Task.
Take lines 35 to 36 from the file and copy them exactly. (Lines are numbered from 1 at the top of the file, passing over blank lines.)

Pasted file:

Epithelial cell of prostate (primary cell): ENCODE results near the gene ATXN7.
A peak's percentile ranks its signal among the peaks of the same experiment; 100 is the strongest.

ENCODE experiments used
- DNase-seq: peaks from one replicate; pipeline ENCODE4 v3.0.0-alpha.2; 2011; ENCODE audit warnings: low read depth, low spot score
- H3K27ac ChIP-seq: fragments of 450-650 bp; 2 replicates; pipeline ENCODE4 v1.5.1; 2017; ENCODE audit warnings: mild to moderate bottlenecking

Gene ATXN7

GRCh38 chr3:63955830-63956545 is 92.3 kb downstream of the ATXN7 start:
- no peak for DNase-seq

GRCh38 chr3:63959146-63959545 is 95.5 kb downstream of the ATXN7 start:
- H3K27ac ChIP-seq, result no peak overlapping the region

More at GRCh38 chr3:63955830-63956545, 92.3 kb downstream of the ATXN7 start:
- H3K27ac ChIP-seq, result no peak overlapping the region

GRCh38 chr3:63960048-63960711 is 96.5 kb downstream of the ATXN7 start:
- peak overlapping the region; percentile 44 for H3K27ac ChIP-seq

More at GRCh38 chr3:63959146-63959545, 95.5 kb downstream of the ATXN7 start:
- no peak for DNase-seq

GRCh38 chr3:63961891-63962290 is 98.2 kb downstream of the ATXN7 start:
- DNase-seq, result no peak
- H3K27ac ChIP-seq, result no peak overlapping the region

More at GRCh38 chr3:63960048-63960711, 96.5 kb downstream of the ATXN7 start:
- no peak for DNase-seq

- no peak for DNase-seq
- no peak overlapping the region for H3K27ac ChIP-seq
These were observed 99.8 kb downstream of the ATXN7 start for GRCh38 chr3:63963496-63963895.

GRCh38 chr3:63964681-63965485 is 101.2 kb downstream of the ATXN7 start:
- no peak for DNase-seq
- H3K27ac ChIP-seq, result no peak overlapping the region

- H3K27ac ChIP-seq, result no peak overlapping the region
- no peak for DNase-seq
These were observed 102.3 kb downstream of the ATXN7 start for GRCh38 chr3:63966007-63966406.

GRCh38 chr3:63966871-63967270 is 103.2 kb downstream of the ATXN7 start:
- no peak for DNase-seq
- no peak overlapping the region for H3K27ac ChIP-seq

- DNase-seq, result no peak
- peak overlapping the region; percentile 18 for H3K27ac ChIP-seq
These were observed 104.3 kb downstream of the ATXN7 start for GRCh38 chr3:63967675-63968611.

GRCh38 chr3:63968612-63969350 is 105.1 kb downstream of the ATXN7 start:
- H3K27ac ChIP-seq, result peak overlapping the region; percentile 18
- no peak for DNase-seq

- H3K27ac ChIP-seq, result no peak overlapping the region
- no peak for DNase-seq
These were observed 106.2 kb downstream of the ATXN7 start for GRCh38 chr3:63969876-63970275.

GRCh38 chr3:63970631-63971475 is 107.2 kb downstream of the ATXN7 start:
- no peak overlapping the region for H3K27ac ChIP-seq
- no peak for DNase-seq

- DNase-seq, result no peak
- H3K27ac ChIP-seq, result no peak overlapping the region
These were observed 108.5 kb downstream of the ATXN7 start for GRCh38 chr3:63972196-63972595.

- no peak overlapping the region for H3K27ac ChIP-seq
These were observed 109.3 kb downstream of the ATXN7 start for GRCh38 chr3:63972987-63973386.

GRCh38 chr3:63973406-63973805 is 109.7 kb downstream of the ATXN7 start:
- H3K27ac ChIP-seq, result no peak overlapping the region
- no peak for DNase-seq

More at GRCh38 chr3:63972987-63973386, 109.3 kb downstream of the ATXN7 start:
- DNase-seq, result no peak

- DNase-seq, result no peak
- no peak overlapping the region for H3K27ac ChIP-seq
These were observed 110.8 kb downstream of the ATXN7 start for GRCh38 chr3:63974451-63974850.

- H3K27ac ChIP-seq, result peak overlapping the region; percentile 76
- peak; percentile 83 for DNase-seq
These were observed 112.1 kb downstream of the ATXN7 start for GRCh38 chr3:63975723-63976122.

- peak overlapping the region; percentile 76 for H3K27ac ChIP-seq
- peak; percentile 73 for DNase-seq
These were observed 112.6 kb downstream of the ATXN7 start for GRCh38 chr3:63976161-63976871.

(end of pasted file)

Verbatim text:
- peak overlapping the region; percentile 18 for H3K27ac ChIP-seq
These were observed 104.3 kb downstream of the ATXN7 start for GRCh38 chr3:63967675-63968611.